Download our in-depth report: The Ultimate Guide to IT Security VendorsCloud computing: If you haven't heard this term by now then you are definitely not in IT. But, since you are even reading this far, I'm going to assume that consuming IT services via the cloud is something you and your business are contemplating. Like everything else these days, security considerations have to be part of the Top 3 checklist items when making the decision to off load part of your IT department to a third party (which is exactly what a "cloud" services provider is) or, even, to move your internal IT service onto a cloud platform.
So with that in mind, I've come up with a five "talking points" to get you started seriously thinking about where and how security fits into the cloud decision-making process:
Not all clouds are equal - The different models for cloud service delivery (IaaS, PaaS, SaaS) have different requirements of the customer when it comes to security. The less control you have the greater you must rely on the security practices of the provider. Understanding where the lines are drawn and who is responsible for what is vital before moving anything of value to a cloud.
Inside the firewall does NOT mean secure - Private clouds arent necessarily free of the security concerns that plague public offerings. While a private clouds may seem more secure, they may introduce new threats and vulnerabilities that need to be understood. Even a locally hosted private cloud represents a potentially high concentration of data and services, which may have been far more distributed in the past. Understand the security implications of who now has access to that private cloud, where it is hosted (internal or external) and what systems are coexisting.https://o1.qnsr.com/log/p.gif?;n=203;c=204650394;s=9477;x=7936;f=201801171506010;u=j;z=TIMESTAMP;a=20392931;e=i It's still your fault - While the benefits of cloud may be that you need to worry less about how computing resources are provided, there are no free passes when it comes to compliance and legal responsibility. Healthcare providers should take special note: the costs and bad publicity of breach of healthcare data you put in the cloud is still going to land firmly on your doorstep even if you believe the provider is at fault.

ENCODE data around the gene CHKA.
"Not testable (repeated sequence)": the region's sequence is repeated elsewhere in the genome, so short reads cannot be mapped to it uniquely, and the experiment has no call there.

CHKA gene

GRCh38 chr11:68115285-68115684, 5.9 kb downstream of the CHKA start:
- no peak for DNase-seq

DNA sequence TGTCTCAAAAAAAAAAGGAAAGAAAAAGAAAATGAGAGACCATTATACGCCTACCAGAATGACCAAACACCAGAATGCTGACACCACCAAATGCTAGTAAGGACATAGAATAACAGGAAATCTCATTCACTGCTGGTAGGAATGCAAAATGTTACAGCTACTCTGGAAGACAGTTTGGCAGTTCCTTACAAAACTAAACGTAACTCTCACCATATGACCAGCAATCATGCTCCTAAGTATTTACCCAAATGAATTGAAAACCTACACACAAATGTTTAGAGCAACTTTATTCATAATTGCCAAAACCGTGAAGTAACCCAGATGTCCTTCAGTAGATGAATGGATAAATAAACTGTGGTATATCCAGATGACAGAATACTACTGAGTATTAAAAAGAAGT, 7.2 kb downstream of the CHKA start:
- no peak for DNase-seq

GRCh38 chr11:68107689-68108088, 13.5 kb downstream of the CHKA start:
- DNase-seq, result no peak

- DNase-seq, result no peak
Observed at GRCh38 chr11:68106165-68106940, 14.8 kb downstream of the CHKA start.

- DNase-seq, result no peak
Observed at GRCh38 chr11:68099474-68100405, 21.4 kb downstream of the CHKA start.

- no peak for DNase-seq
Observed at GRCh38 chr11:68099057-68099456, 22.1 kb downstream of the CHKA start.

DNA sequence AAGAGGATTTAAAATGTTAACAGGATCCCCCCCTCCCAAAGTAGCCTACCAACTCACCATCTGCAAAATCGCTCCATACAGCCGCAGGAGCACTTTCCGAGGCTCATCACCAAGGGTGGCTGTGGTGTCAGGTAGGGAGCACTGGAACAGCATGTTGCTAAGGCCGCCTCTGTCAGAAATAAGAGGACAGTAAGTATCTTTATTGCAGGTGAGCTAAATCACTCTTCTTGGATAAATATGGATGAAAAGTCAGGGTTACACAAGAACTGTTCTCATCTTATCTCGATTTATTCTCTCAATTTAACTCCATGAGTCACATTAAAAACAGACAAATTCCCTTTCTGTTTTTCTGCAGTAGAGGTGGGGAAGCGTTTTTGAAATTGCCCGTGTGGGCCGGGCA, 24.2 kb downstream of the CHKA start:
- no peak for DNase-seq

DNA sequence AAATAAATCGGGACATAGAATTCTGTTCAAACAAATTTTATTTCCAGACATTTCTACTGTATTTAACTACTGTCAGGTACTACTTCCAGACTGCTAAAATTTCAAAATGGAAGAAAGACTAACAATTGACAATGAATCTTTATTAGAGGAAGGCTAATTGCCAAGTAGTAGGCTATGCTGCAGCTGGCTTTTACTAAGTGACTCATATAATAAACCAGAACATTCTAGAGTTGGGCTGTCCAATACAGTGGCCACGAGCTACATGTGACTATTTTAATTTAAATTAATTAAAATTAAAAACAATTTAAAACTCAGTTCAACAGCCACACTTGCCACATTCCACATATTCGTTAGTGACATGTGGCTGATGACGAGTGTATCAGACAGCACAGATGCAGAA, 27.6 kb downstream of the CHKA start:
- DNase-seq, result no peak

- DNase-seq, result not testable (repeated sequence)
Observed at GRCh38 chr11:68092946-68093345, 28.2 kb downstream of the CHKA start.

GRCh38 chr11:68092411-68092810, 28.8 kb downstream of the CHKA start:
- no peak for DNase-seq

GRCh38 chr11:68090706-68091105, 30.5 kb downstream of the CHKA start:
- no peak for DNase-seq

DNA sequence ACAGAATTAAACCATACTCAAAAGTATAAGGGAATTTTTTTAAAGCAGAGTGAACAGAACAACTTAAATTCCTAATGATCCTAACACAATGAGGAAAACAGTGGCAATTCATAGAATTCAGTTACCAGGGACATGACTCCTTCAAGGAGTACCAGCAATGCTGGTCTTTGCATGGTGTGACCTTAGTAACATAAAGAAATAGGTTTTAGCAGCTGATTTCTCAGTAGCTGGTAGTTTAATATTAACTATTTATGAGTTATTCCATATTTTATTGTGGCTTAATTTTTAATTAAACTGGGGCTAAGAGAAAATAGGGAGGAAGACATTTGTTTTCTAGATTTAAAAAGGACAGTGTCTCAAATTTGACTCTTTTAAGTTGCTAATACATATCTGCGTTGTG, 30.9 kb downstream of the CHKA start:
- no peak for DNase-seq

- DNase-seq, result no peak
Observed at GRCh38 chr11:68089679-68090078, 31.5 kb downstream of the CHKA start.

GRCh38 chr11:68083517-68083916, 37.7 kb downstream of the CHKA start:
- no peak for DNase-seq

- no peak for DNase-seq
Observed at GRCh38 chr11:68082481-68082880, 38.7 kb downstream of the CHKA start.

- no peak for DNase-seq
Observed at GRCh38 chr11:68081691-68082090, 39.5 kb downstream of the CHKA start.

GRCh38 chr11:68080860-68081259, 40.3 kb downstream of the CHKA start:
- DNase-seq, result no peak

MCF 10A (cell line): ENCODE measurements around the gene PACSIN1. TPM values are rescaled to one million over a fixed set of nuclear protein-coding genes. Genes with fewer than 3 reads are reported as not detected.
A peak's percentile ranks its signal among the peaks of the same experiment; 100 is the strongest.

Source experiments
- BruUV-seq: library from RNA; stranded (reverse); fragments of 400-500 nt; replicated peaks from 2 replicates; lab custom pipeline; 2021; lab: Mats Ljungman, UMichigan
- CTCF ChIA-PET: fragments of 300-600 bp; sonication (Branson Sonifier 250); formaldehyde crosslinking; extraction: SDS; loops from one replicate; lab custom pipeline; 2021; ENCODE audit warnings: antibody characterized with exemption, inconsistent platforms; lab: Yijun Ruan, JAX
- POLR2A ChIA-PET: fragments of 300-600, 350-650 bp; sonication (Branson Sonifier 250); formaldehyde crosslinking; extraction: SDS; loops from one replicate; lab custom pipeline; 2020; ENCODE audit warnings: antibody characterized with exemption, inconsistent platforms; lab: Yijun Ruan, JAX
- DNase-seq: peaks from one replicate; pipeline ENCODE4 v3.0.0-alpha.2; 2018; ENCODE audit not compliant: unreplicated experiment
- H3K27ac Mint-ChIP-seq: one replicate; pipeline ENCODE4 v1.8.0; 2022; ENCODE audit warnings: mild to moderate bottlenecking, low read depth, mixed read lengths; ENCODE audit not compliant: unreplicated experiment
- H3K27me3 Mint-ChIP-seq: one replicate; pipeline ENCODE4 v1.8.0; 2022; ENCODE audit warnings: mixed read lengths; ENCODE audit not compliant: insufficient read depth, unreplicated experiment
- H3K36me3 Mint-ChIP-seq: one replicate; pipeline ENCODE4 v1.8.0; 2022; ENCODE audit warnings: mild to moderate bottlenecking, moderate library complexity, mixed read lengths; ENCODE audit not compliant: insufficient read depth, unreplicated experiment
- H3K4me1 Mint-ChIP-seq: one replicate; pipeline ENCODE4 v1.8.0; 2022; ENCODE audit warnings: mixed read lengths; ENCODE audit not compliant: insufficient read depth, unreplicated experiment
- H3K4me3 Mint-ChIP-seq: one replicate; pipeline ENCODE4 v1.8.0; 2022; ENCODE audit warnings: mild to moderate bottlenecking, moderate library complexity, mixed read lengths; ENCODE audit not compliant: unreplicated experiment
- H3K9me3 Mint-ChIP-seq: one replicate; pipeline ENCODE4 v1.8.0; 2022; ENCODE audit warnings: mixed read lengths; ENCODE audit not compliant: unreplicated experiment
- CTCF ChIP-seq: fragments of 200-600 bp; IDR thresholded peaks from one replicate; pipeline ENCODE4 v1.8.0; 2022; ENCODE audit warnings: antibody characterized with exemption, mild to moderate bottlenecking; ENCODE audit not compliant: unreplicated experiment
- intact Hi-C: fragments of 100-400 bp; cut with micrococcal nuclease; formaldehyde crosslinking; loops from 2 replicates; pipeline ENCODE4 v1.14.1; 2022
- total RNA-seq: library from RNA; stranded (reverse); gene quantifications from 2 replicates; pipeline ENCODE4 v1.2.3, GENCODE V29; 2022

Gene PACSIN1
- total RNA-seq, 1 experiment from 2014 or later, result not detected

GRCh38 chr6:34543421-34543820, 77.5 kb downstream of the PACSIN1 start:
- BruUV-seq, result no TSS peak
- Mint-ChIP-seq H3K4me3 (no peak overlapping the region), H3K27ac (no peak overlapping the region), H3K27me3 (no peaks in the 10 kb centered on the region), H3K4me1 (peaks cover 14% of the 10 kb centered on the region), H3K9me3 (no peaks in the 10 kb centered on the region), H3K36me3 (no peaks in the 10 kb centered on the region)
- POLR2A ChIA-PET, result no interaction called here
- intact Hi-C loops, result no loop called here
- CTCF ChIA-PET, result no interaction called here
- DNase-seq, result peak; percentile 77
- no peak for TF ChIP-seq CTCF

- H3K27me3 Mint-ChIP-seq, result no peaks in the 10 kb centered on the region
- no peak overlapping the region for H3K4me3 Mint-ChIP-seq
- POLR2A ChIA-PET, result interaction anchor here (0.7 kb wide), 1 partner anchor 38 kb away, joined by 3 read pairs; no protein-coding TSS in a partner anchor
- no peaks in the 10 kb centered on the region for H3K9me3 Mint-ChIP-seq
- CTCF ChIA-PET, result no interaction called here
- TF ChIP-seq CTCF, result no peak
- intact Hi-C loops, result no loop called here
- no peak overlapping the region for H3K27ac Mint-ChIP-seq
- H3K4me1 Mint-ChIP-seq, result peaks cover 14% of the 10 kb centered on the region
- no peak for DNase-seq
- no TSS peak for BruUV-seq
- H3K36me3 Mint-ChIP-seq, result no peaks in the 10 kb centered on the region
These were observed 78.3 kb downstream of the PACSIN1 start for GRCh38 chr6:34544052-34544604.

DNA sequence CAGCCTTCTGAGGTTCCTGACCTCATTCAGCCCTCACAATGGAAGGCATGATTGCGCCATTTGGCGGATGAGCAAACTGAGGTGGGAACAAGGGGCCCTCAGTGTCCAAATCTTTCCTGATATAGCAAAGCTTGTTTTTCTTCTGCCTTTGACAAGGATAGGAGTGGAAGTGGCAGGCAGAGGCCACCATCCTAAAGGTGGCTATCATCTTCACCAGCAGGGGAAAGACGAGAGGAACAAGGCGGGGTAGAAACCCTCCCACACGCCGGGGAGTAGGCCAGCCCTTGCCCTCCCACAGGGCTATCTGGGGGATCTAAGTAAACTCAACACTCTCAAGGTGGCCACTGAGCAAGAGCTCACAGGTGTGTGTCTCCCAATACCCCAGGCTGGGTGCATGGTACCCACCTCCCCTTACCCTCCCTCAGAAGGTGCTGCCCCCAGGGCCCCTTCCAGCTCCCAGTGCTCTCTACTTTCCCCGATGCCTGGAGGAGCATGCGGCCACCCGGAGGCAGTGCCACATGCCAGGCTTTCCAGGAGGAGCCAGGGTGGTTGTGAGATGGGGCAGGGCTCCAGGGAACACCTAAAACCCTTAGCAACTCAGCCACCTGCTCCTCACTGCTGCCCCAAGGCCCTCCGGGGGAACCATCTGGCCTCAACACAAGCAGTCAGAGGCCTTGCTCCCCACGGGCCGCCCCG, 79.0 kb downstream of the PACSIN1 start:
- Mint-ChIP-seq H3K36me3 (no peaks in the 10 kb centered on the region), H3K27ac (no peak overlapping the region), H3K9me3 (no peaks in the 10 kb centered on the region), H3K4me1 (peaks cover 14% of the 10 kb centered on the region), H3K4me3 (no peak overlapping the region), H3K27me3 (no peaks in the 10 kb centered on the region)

Cloud is disruptive - What you did in the past may not work in the future. Cloud presents a way for business units to quickly provision systems and services, utilize resources, and de-provision those same systems so quickly that traditional approaches to good governance, security and due diligence are unlikely to keep pace. If you have security and compliance challenges now, cloud computing will simply accelerate the problems and pour gasoline on the smoldering fire. If its bad, Cloud will make it worse, faster.
Rethinking security - Cloud is a huge opportunity to redefine the way security and business units interact. While the technology may have been around a while, the way it is going to be used is new, and that change gives security teams, and smart CIOs, a way to reset the clock on the security/business alignment problem. Security teams will have a chance to take ownership and offer meaningful guidance to their business stakeholders on the right way to consume cloud services, the best practices to keep data secure, and what to look for in a cloud provider. But they better start doing it now, because the business users are already on the move.
Geoff Webb has over 20 years of experience in the tech industry and has provided commentary on security and compliance trends, and written on a number of related topics for many industry journals like CIOUpdate. Geoff is a senior member of the product marketing team at Credant Technologies. Prior to Credant, Geoff held management positions at NetIQ, FutureSoft, SurfControl and JSB.